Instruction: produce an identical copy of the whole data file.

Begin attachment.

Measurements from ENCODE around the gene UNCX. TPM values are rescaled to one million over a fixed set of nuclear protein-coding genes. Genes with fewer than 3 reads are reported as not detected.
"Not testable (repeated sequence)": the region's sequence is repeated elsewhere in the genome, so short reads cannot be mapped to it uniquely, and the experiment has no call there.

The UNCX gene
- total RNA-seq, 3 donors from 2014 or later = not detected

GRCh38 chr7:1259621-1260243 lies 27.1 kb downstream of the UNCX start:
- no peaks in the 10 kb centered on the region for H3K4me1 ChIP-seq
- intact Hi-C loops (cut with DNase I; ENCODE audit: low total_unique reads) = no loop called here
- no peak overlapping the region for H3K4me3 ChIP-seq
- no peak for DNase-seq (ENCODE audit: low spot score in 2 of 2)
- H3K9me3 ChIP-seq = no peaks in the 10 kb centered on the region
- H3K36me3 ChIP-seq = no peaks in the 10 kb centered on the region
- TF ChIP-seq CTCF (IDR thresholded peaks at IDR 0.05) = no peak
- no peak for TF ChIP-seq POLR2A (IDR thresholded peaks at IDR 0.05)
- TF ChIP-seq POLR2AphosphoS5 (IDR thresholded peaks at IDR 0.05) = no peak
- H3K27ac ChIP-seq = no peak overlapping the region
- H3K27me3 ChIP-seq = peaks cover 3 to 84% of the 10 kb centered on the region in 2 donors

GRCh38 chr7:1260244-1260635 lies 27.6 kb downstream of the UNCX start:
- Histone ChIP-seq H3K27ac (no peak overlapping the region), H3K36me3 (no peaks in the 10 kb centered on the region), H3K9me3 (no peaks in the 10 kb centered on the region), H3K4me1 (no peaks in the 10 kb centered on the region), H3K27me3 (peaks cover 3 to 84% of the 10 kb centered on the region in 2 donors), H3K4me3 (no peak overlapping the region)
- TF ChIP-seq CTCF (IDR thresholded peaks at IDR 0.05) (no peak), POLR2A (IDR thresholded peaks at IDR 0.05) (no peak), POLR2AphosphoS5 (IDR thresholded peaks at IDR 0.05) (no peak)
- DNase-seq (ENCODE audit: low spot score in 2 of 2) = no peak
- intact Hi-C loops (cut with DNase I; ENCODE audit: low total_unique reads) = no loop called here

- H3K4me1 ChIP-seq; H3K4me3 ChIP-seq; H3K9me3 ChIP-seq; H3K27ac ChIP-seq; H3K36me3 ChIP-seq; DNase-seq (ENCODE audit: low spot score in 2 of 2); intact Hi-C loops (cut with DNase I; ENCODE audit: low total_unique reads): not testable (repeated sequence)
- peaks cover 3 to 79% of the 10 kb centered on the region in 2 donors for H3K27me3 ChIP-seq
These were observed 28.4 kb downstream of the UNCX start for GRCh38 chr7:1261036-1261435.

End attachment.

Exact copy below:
Measurements from ENCODE around the gene UNCX. TPM values are rescaled to one million over a fixed set of nuclear protein-coding genes. Genes with fewer than 3 reads are reported as not detected.
"Not testable (repeated sequence)": the region's sequence is repeated elsewhere in the genome, so short reads cannot be mapped to it uniquely, and the experiment has no call there.

The UNCX gene
- total RNA-seq, 3 donors from 2014 or later = not detected

GRCh38 chr7:1259621-1260243 lies 27.1 kb downstream of the UNCX start:
- no peaks in the 10 kb centered on the region for H3K4me1 ChIP-seq
- intact Hi-C loops (cut with DNase I; ENCODE audit: low total_unique reads) = no loop called here
- no peak overlapping the region for H3K4me3 ChIP-seq
- no peak for DNase-seq (ENCODE audit: low spot score in 2 of 2)
- H3K9me3 ChIP-seq = no peaks in the 10 kb centered on the region
- H3K36me3 ChIP-seq = no peaks in the 10 kb centered on the region
- TF ChIP-seq CTCF (IDR thresholded peaks at IDR 0.05) = no peak
- no peak for TF ChIP-seq POLR2A (IDR thresholded peaks at IDR 0.05)
- TF ChIP-seq POLR2AphosphoS5 (IDR thresholded peaks at IDR 0.05) = no peak
- H3K27ac ChIP-seq = no peak overlapping the region
- H3K27me3 ChIP-seq = peaks cover 3 to 84% of the 10 kb centered on the region in 2 donors

GRCh38 chr7:1260244-1260635 lies 27.6 kb downstream of the UNCX start:
- Histone ChIP-seq H3K27ac (no peak overlapping the region), H3K36me3 (no peaks in the 10 kb centered on the region), H3K9me3 (no peaks in the 10 kb centered on the region), H3K4me1 (no peaks in the 10 kb centered on the region), H3K27me3 (peaks cover 3 to 84% of the 10 kb centered on the region in 2 donors), H3K4me3 (no peak overlapping the region)
- TF ChIP-seq CTCF (IDR thresholded peaks at IDR 0.05) (no peak), POLR2A (IDR thresholded peaks at IDR 0.05) (no peak), POLR2AphosphoS5 (IDR thresholded peaks at IDR 0.05) (no peak)
- DNase-seq (ENCODE audit: low spot score in 2 of 2) = no peak
- intact Hi-C loops (cut with DNase I; ENCODE audit: low total_unique reads) = no loop called here

- H3K4me1 ChIP-seq; H3K4me3 ChIP-seq; H3K9me3 ChIP-seq; H3K27ac ChIP-seq; H3K36me3 ChIP-seq; DNase-seq (ENCODE audit: low spot score in 2 of 2); intact Hi-C loops (cut with DNase I; ENCODE audit: low total_unique reads): not testable (repeated sequence)
- peaks cover 3 to 79% of the 10 kb centered on the region in 2 donors for H3K27me3 ChIP-seq
These were observed 28.4 kb downstream of the UNCX start for GRCh38 chr7:1261036-1261435.